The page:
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DescriptionOrbiter is a space shuttle simulator based on the actual commands and procedures used by NASA. It simulates the experience of launching, landing, and performing the delicate missions required of the NASA astronauts. Random problems such as mechanical failures will arise as you try to complete your mission and return safely. This will test your knowledge about the shuttle and mechanics of space flight.
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|Tilt||DOS||Mar, 1987||18 out of 20||90|
|ASM (Aktueller Software Markt)||Atari ST||Apr, 1989||9 out of 12||75|
|The Games Machine (UK)||Atari ST||May, 1989||47 out of 100||47|
|Computer Gaming World (CGW)||Macintosh||Aug, 1986||Unscored||Unscored|
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TriviaIn the games "File" menu, a brief history of Spectrum HoloByte and the development of Orbiter is included. here is an excerpt from the game:
The initial outline for ORBITER was begun in the Autumn of 1984, with full-time design and coding initiated in July 1985. During the nine-month development period between design and marketing, we amassed a program source code of over 600 single-spaced pages.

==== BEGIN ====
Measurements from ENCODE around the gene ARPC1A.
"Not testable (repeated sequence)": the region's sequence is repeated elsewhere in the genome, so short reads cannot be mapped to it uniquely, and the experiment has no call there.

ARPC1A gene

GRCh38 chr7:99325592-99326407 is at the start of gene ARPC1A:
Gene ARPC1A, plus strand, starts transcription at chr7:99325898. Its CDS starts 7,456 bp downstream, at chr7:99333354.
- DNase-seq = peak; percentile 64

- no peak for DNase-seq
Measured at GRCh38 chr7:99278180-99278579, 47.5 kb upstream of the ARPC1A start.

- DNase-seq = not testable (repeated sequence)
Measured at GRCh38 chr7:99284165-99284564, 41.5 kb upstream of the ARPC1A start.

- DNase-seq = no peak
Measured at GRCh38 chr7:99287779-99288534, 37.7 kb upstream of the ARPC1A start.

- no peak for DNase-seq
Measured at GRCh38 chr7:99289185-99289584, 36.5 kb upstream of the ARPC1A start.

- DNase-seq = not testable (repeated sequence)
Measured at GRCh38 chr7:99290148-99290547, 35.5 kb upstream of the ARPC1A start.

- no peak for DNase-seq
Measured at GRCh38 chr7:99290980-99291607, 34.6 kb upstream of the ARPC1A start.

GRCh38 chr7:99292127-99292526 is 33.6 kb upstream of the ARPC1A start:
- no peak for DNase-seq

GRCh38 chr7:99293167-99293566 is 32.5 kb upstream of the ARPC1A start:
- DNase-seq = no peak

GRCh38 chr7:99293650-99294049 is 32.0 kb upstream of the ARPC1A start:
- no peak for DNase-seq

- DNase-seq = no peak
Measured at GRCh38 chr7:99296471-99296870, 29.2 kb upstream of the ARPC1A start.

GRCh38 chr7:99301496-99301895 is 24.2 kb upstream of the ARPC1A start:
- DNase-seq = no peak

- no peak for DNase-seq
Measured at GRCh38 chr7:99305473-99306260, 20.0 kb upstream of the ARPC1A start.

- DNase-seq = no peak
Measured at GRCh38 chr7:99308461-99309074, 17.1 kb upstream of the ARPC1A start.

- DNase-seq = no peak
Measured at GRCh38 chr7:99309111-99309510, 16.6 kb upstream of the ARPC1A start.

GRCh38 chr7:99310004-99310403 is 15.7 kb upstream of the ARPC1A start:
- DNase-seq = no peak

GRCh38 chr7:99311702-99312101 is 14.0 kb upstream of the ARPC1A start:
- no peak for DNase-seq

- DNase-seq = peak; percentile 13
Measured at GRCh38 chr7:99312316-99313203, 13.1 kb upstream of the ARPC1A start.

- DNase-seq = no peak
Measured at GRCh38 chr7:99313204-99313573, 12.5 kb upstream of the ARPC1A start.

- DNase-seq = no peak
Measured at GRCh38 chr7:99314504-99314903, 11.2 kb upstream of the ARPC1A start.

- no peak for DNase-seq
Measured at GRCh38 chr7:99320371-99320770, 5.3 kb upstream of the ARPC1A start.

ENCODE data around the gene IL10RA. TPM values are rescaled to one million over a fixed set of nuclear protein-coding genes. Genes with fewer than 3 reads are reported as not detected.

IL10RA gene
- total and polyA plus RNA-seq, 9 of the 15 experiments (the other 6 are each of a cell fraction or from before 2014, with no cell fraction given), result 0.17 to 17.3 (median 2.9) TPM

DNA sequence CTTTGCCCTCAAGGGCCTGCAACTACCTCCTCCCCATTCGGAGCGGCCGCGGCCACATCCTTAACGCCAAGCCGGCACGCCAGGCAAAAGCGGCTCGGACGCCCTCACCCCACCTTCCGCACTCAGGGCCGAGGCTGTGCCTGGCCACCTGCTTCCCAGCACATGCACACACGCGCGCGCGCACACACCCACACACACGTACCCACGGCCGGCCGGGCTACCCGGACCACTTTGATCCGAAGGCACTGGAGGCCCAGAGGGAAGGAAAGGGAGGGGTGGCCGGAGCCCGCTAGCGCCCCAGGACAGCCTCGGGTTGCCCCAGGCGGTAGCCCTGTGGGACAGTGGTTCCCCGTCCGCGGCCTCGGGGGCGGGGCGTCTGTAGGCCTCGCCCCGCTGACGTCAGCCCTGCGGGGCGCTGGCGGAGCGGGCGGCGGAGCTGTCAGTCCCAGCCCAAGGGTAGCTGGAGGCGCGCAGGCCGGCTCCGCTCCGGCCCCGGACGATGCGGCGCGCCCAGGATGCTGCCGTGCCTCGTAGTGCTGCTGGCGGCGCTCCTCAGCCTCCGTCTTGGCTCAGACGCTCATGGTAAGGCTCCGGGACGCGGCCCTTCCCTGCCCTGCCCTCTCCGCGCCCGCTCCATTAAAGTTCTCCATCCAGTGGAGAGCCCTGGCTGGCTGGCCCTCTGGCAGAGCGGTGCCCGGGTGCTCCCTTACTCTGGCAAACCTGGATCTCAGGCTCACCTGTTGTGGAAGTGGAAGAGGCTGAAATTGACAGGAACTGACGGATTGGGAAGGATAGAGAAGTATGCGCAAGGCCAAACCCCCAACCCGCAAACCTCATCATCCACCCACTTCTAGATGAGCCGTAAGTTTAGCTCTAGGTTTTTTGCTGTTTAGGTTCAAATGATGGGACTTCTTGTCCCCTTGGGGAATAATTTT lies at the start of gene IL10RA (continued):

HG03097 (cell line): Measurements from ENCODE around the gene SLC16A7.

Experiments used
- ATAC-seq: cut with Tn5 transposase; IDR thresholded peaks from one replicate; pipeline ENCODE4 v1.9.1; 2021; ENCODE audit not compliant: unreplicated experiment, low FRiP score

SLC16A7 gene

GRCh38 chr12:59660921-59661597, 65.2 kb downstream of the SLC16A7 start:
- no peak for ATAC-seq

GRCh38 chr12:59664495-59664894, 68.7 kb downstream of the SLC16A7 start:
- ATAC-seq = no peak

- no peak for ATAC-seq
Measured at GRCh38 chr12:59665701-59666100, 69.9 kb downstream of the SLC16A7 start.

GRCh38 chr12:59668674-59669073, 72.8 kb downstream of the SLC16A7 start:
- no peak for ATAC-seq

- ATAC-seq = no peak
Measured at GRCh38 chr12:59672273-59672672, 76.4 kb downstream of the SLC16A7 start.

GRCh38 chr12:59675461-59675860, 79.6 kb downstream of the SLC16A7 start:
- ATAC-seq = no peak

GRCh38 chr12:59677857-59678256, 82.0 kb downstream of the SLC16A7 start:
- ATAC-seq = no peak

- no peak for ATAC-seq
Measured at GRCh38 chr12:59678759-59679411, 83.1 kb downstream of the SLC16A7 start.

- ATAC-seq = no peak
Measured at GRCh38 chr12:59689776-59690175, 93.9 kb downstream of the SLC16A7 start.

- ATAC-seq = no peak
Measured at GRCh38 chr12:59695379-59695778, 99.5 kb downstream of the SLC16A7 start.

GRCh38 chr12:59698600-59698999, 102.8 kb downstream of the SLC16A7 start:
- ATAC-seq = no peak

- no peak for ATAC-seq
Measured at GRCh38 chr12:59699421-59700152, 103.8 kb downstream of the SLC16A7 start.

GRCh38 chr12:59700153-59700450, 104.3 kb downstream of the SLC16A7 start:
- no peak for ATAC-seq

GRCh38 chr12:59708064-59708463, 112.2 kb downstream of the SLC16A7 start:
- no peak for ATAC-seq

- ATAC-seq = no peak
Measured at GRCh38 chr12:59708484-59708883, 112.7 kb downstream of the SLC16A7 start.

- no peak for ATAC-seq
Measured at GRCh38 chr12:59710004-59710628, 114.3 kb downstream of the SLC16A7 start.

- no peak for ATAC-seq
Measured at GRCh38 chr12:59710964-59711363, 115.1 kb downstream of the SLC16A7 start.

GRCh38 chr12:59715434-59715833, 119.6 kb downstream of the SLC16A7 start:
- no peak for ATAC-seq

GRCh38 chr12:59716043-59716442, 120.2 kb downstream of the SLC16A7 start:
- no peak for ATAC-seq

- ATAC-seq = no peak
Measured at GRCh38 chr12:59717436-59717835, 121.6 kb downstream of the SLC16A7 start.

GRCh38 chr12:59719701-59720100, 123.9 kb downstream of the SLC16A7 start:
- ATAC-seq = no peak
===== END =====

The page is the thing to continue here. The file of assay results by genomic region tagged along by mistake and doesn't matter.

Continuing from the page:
We've concentrated on realism in this simulation because of the shuttle's high public visibility and because that is what our GATO users said they wanted to see. Above all, we wanted to create an entertaining vehicle for making the world more aware of what really goes on in a shuttle launch. ORBITER is a simulation, not an arcade game, though we feel it is fun as well as instructional.
Holograms: The ORBITER hologram was done by Light Impressions of Ben Lomond, CA. Holograms are laser-generated "photographs" taken of solid objects, using mirrors to provide a 360 degree view. Laser-generated holograms require a direct light source to be viewed properly, meaning either sunlight or an incandescent lamp. Fluorescent lights are too diffuse to provide sharp viewing of an image.
The ORBITER hologram, which was placed on the outside of the first 10,000 boxes, is of a ceramic and metal model which was set in isolation on metal mounts and allowed to sit for one week to let the vibrations reach equilibrium with its surroundings. If the object moves 1 millionth of an inch during the 20 minute exposure, the shot must be re-taken.
We are often asked about the origin of the name "HoloByte." Essentially, it is our word for a computer-generated hologram. We took the name because of our interest in 3-D computer animation and because we wanted to come as close to on-screen holography as possible. For those of you not familiar with us, we were incorporated November 1, 1983 as a computer software publishing company specializing in graphics. While our game, GATO, put us on the map, it has always been our goal to maintain the same high quality in all of our products.
Through the Spectrum HoloByte product line, the company introduced entertainment software products in several new areas: mystery, strategy, relax and enjoy, graphics quest, and arcade-style games. At the same time, Spectrum Holobyte added several games to its traditional line of high quality simulations.